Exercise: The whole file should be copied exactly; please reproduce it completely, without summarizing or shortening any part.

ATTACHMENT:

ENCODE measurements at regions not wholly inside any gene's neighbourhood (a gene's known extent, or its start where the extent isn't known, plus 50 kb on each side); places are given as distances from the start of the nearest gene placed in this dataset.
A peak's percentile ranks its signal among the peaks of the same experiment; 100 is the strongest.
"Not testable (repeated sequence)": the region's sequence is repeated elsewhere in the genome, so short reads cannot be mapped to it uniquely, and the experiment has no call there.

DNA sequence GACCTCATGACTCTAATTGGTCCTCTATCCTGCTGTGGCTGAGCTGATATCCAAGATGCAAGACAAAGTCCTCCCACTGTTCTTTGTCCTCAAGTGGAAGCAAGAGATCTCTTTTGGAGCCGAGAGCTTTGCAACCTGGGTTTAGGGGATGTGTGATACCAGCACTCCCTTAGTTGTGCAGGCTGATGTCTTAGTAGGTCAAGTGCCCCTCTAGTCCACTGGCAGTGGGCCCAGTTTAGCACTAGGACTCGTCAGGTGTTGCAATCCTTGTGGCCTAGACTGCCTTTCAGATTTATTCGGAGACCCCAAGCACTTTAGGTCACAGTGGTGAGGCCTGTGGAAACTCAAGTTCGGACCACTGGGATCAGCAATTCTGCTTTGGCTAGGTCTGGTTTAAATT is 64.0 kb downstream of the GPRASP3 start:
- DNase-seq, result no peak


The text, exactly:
ENCODE measurements at regions not wholly inside any gene's neighbourhood (a gene's known extent, or its start where the extent isn't known, plus 50 kb on each side); places are given as distances from the start of the nearest gene placed in this dataset.
A peak's percentile ranks its signal among the peaks of the same experiment; 100 is the strongest.
"Not testable (repeated sequence)": the region's sequence is repeated elsewhere in the genome, so short reads cannot be mapped to it uniquely, and the experiment has no call there.

DNA sequence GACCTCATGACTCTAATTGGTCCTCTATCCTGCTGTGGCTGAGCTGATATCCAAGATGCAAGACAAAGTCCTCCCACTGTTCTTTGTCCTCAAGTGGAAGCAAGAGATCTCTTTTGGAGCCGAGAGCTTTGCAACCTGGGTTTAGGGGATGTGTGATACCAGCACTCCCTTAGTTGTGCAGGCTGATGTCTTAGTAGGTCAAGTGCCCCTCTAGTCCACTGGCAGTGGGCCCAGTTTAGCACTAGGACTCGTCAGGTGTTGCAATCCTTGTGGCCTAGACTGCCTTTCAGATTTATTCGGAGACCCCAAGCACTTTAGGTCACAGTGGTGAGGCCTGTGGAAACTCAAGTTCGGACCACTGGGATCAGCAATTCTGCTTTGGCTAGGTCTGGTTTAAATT is 64.0 kb downstream of the GPRASP3 start:
- DNase-seq, result no peak